“I know she’ll call. Wait until she hears about tonight,” she mumbled, oblivious to the emptiness around her. Sukanya was certain she would call. Twenty years, and she finally had an act of rebellion of her own. A bridge between her world and Ria’s. She stared at the wall, forming her words, repeating the story in her mind to capture details already fading in fogged memory. “I have to tell her…”
And there she sat, until sunrise, the phone by her hand, the words in her mind. Until she was sober, and her head hurt, and she realized that she was twenty years old, waiting for a phone call that would never come, from a person who would never come.
Slowly, coldly, Sukanya pushed the desk away. She staggered into the bathroom and vomited. She washed her mouth. Brushed her teeth. And she slipped into bed. In the five minutes before eyes shut and sleeping body, she thought about nothing.
Sukanya knew she finally had that indestructible power she had chased. With one word, she could send Ria away. Cast her into sorrow. Reclaim the nights she sat alone in the booths on the 2nd Street diner, flicking her milkshake straw, holding back tears. But when she looked into Ria’s eyes, she didn’t see cruelty. She did not see that symbol of all that Sukanya couldn’t have, the wild nights, the Evil Words.
She saw a woman. Bony and shivering, alone and frightened.
“Ria, don’t worry. Let’s get your stuff. You can stay as long as you like.”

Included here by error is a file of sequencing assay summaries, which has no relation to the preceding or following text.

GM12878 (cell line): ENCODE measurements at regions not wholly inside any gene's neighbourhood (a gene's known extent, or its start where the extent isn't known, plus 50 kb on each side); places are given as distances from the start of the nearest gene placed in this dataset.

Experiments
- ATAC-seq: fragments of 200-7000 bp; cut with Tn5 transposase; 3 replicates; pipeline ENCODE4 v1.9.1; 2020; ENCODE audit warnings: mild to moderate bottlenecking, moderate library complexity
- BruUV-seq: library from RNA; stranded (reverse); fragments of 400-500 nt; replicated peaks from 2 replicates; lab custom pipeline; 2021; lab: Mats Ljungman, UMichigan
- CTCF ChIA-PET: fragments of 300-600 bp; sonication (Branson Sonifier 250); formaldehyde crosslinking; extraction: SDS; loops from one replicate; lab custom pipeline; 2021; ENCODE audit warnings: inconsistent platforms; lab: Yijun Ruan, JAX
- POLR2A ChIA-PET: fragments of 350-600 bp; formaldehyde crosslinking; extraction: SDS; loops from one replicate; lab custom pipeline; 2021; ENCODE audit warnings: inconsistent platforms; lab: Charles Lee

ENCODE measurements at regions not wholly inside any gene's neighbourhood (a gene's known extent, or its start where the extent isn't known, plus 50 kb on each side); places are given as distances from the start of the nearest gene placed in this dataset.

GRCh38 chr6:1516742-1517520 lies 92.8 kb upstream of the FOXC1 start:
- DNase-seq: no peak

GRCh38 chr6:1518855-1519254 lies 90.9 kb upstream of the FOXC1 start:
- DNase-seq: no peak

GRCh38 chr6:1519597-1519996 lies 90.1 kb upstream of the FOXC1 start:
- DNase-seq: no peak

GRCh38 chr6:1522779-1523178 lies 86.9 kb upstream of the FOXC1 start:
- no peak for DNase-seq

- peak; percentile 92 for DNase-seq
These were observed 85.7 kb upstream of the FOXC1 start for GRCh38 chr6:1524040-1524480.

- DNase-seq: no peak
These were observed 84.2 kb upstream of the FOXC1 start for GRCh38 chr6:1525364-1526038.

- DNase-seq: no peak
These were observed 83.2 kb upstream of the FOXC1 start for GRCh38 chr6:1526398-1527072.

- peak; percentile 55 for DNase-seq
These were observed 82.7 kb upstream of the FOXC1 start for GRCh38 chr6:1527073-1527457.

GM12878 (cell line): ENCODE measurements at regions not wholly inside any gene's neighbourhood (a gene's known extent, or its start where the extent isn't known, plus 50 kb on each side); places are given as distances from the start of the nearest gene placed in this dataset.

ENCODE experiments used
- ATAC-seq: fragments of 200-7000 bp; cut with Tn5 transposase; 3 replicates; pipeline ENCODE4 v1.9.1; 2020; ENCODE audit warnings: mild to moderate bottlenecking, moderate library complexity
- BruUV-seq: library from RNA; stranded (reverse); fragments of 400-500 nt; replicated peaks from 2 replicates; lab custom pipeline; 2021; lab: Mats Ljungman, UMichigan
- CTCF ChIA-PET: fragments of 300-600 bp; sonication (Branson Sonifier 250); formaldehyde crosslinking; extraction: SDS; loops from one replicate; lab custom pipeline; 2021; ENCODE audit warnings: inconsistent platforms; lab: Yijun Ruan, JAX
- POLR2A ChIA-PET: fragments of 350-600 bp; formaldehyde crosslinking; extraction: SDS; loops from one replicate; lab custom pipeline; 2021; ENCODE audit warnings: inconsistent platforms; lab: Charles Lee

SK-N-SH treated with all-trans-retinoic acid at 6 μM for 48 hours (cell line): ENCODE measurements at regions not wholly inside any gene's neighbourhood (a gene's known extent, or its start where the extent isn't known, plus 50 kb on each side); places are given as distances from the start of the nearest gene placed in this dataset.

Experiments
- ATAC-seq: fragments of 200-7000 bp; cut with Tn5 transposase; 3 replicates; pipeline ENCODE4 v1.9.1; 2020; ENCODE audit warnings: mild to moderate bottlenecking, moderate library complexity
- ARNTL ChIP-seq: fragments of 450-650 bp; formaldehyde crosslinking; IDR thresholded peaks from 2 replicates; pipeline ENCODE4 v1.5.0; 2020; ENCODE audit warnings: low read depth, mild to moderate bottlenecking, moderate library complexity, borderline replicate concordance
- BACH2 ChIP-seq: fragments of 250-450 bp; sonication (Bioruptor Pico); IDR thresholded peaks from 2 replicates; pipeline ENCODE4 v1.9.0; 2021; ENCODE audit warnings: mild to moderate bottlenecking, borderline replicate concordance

Tears of relief. Smiles that betrayed more gratefulness than words ever could. Embraces.
The two women and their twin cups of coffee walked back to the apartment, where Sukanya began boiling rice for lunch. She shouldered off her coat, and, hearing the crackle of plastic, remembered the lemon bar. She split the pastry, crushed but delectable, in two parts, handing one half to Ria.
They ate in the silence, citrus crème slipping on tongues. Every word that needed utterance had been said.
The phone rang. Mechanical cries filled the apartment, like a child whining for attention. Sukanya let it ring.
“Are you getting that?” asked Ria, not accusatorily but in question.
Sukanya hesitated. She thought of crafting an excuse, saying it was a marketing call. But instead she nodded, and walked towards the phone, holding it to her ear.
“Hi, Sukanya! It’s Kelly. I finally got a break here.” Kind voice, riddled with nervousness that Sukanya mistook for poor connection. “Just wanted to check if we’re on for tomorrow night? The concert in the park?”
Sukanya let the silence hold. She watched Ria, licking lemon crème from her fingers, leaning over the boiling rice, eyeing the photos on her wall.
Ria turned to face Sukanya, startled by her silence on the phone. Their eyes met. The eyebrow raise. The recognition. Ria smiled. Sukanya smiled back, and let go.
“So sorry, I was checking my schedule. Tomorrow night sounds great!”